Harry Potter

My wife and I saw the final installment of Harry Potter and the Deathly Hallows: Part 2:

First, the obligatory disclaimer.  I’m not the family’s Harry Potter fan.  That position belongs to my son, but he wanted to see it with a girl he’s dating.  He has read the books several times and watched the movies countless times.  My wife has seen the first movies over and over, simply by being in the room with Andrew when he’s watching them, but she’s not read a word of the books.  I however have read the first four novels, skimmed the fifth one, and read the last chapter of the last novel (I know.)  I’ve watched all the other movies at least once, with the exception of the second one, because I keep falling asleep during them.

So then, Cheryl and I arrive at an hour before showtime to find the theater filling up fast.  We snagged a couple of seats, then watched family after family trail in, wander up and down the aisles, ask  some teenagers behind us if those seats were available (three or four kids were keeping the entire row saved for their friends, who didn’t arrive until the lights were dimming.)  Then the people would wander up and down the aisle and finally settle for seats on the front row along the aisles, so that you can watch the entire movie with a crick in your neck.  At one point the theater’s manager came in with a clipboard to find out where, exactly, were the remaining seats, and to answer the complaints of people who don’t wanna sit on the front row.  Seems to me that if people buy their tickets online, they don’t have to be there at any particular time, and if your friends have the sand to save a row for you, then more power to you.  Buying a ticket gets you seat availability, not seat selection.

As for the movie, I have to remember this is the second part of a two-parter.  Think of this as one movie with a really long intermission.  With that in mind, I kind of wished I had re-watched Part one recently, because some characters and events were baffling to me.  Who’s that guy?  Why is Harry talking to him?  What’s that thing that that guy is holding?  Etc.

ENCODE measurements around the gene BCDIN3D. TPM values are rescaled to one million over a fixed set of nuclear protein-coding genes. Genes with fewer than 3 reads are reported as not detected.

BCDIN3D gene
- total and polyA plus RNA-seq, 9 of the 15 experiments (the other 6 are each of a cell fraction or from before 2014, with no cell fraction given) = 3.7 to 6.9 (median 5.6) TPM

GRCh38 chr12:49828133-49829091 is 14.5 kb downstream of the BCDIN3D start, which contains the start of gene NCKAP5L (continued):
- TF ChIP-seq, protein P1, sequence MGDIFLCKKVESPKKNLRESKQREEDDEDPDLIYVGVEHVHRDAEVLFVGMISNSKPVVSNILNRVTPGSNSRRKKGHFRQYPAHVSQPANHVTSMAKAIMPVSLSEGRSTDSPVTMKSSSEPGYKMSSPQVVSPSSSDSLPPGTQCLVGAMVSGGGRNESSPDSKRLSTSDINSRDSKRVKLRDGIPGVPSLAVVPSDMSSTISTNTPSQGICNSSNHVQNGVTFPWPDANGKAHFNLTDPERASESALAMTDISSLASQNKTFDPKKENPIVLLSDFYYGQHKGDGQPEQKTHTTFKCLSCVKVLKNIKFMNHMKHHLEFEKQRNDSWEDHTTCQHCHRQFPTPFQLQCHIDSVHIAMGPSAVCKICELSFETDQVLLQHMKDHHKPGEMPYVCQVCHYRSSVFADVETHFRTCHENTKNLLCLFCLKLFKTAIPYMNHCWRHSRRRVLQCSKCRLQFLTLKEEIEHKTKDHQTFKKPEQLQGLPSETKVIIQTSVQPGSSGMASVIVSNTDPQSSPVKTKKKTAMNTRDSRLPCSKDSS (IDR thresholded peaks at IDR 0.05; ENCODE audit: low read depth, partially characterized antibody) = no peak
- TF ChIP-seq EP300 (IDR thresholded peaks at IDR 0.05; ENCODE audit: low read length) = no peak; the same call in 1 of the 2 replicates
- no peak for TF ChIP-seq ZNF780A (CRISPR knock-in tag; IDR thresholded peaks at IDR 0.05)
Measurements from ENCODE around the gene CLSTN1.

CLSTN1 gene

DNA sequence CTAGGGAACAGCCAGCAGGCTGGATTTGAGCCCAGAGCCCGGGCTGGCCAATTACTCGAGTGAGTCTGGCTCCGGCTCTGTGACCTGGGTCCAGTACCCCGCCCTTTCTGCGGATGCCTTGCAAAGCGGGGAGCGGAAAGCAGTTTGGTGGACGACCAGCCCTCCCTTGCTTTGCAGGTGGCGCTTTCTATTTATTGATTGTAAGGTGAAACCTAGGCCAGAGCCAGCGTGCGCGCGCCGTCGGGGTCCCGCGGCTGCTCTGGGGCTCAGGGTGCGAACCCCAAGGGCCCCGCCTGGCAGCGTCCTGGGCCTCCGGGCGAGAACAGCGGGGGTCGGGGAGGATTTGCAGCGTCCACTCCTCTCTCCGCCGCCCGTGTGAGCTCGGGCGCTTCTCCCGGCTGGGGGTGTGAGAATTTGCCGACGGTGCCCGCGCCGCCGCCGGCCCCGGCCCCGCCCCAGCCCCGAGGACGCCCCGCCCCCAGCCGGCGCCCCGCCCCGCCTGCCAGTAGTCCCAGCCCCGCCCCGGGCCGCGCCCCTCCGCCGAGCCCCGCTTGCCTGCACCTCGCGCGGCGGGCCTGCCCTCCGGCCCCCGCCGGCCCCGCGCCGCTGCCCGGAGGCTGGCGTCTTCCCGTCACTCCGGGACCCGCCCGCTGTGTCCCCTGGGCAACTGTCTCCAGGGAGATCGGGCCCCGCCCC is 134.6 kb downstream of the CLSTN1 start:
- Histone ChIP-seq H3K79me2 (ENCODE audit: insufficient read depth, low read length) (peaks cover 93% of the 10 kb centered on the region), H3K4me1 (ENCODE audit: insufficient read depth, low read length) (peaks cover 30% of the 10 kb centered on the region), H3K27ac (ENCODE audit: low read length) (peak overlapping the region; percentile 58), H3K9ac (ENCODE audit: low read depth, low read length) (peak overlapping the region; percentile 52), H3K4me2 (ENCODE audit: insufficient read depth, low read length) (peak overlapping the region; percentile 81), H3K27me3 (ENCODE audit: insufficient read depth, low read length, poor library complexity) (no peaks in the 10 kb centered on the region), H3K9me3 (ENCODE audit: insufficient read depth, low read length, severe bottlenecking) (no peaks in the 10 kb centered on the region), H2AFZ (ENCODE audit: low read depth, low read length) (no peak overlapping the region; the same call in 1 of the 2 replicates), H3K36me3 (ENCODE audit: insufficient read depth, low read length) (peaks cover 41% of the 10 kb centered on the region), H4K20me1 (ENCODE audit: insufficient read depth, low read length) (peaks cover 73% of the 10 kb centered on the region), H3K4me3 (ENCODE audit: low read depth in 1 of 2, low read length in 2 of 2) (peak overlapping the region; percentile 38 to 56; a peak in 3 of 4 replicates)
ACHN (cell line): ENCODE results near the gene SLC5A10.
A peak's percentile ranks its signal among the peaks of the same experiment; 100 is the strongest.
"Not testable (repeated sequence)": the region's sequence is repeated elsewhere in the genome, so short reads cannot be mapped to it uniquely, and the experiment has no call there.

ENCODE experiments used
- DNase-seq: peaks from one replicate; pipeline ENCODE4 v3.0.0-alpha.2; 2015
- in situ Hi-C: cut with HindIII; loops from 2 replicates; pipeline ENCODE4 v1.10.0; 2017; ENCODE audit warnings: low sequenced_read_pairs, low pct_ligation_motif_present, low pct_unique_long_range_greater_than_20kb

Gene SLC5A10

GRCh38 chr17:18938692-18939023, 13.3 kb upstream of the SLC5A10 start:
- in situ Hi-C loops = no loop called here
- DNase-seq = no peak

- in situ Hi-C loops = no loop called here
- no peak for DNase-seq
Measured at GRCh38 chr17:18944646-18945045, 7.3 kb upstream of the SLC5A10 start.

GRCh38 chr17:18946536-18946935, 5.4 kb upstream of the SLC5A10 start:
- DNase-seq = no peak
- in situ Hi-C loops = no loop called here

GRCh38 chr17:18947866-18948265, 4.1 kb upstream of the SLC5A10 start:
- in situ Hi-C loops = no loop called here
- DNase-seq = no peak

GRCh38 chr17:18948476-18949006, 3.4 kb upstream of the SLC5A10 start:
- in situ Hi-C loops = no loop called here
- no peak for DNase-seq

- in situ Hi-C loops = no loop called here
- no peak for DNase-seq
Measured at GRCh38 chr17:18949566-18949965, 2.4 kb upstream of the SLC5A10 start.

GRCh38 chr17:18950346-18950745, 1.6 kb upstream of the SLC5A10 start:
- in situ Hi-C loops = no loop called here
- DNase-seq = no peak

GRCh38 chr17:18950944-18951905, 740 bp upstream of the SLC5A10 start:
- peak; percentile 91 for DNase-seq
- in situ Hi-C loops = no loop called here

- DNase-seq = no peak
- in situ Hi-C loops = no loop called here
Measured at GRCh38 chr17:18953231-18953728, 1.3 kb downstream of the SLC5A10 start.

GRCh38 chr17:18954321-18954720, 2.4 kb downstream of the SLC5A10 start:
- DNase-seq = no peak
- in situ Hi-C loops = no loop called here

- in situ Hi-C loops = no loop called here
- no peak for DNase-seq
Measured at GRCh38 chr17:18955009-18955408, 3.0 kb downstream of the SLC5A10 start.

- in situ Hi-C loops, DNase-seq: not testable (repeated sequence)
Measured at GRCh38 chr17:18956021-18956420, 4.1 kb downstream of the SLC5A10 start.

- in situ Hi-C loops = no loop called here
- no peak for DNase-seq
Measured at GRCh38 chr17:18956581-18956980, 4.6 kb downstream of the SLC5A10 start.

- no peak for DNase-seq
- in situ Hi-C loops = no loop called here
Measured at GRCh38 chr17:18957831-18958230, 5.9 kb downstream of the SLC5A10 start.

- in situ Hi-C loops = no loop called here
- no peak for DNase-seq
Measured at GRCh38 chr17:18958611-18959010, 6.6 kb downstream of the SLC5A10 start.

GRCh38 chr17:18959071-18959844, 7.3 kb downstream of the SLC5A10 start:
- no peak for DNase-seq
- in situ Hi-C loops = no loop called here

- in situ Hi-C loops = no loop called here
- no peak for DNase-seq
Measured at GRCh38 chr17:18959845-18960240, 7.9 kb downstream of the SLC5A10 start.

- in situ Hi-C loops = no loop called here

Still, the effects were glittery, there was a lot of action, and the evil Voldemort was vanquished, so YAY!.  But my, there were some puzzling elements.  (Some minor spoiler alerts ahead) Did Harry Potter really die, or was he faking?  The poor kid’s always had a credibility issue in the past, in that no one will believe him when he claims that, say, Voldemort is back or that he’s not guilty of crimes.  So when he staggers back from defeating the most evil guy in all evildom and no one saw it, everybody (A) believes him completely that Voldemort is dead, and (B) doesn’t seem to really care.  Where are all the Death Eaters and the ghosty prison guards?  This was supposed to be the equivalent of the death of Hitler, Stalin, and Osama bin Laden wrapped up in one hairless villain–so where are the ticker-tape parades, the throwing up Harry Potter on shoulders and leading him through the thronging masses?  Instead, everyone is just sitting around sharing war stories.

Still, I know the end of a classic when I see one.  Harry Potter will be much loved by at least another generation or two, and I cannot praise J. K. Rowling highly enough for getting kids to read and showing the world that kids love to read good stories.  So well done, Rowling and company.

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